Tuning into TV’s recruitment reach

Commercials brand companies as employers of choice
By Shannon Klie
|Canadian HR Reporter|Last Updated: 09/21/2006

A young woman moves seamlessly from serving coffee at Tim Hortons to visiting a doctor to graduating from college to playing soccer and back to work at the doughnut shop. Tim Hortons is using the visual medium of television to illustrate its total rewards package of health benefits, scholarship opportunities and flexible hours.

Putting it all together required a co-operative effort between corporate human resources, the HR field services team, which works directly with the store owners, and the marketing department, said Nan Oldroyd, director of human resources at Tim Hortons.

“The messages were really around the tag line ‘Imagine a job that fits your life’ to show we’re a unique, flexible employer,” she said

Using television ads to recruit isn’t new for the Oakville, Ont.-based coffee and doughnut chain that employs 1,400 people in regional offices and has another 83,000 staff in its stores. The company has been using television for recruitment since 2001 and has always focused on being an employer of choice, said Diane Slopek-Weber, director of corporate communications at Tim Hortons.

“The reach is very large with TV. We’ve been doing the recruitment campaigns in the fall for quite a few years now,” she said, adding that the commercials have been built into the company’s annual advertising budget.

Individual store owners have told Oldroyd that not only do the ads bring in more applicants, but by positioning itself as an employer of choice the stores also attract higher quality applicants.

“That push on recruitment is definitely worthwhile,” said Slopek-Weber.

While the commercials have been a powerful recruitment tool, they also serve to brand Tim Hortons as a good employer, which can also inspire customer loyalty and thus increase profits.

“It’s important that we’re showing consistency in positioning Tim Hortons as an employer of choice in the community,” said Oldroyd. “It’s important we invest in the commercials to help support our store owners.”

In an interview with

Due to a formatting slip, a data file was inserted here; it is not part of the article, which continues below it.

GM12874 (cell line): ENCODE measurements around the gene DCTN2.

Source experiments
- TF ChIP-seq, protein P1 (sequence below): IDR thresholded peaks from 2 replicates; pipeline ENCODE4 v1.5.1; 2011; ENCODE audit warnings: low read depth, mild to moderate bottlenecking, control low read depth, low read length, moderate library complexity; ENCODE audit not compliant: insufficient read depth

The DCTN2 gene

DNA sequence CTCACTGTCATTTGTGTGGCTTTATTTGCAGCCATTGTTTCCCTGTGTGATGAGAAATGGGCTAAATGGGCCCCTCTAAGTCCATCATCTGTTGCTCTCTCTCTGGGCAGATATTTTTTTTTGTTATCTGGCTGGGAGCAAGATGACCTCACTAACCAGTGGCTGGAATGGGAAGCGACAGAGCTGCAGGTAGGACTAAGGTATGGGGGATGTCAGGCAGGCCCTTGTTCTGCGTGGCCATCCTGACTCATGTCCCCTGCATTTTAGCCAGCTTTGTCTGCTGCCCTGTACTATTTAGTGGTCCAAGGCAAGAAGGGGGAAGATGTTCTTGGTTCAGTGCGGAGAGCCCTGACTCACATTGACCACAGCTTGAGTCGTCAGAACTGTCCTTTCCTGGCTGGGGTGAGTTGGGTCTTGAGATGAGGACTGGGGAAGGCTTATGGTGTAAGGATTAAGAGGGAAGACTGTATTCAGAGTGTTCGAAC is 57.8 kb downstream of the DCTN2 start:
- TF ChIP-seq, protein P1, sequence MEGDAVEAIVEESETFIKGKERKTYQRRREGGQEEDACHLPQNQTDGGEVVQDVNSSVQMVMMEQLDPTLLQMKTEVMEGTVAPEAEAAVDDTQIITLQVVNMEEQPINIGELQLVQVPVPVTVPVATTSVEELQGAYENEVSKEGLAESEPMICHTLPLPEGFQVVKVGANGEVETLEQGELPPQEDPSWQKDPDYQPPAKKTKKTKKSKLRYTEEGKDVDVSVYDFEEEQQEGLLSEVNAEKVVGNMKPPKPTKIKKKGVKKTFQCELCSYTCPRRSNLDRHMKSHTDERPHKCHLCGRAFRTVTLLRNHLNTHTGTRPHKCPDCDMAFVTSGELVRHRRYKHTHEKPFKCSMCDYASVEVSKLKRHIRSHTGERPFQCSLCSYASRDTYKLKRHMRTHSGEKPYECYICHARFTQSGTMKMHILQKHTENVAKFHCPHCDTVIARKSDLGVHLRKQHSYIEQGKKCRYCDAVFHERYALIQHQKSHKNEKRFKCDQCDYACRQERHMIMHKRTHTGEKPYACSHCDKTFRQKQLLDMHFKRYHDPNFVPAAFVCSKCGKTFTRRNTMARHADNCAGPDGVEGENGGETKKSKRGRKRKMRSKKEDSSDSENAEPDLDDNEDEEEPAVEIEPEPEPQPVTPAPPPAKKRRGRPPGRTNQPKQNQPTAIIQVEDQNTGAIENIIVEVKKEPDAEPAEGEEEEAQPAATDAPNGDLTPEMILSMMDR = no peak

Canadian HR Reporter

last year, Gabriel Bouchard, the vice-president and general manager of online job board Monster.ca, said television ads are very expensive but can work well for large retail chains that are recruiting thousands of lower-skilled workers. But it’s not just corporate giants that are tuning to television.

After a re-branding and being named by

Macleans

as one of the top 100 companies in Canada, a Winnipeg credit union has been using television ads since February to promote itself as an employer of choice to customers and potential employees.

“It’s expensive, but I think it’s worth it. It’s far more memorable than anything we’ve done,” said Michelle Manary, the vice-president of human resources at Assiniboine Credit Union, which employs 255 staff. “At the same time, you tend to attract a quality of candidate that’s worth your money.”

Manary is featured in one of the credit union’s four commercials, which each cost about $15,000 to produce and all feature employees in an interview-type setting. The ad was filmed at her home and even included her eight-year-old twins.

“The general theme of it was that as a top 100 employer in Canada, we attract the best talent so we get the right people to work for us to make a difference for our members,” she said. “I wanted people to know what kind of employer Assiniboine Credit Union was, that they’re a very caring employer, one that is very family friendly.”

People come to work because the want to feel connected to what they do, she said. Often traditional recruiting just focuses on the job and the skills needed to do the job, but all four commercials showed employees doing jobs they’re passionate about and they show a level of pride that makes the company appealing to potential recruits, said Manary.

The ads highlighted aspects of the credit union that make it unique, such as the fact that it’s an employer of choice and that the credit union opened an inner-city branch while other banks have moved out of the inner city.

“Our intention was to help people understand why we’re a distinct company,” said Randa Stewart, the credit union’s vice president of marketing. “We were busily being different, but not telling anybody about it.”

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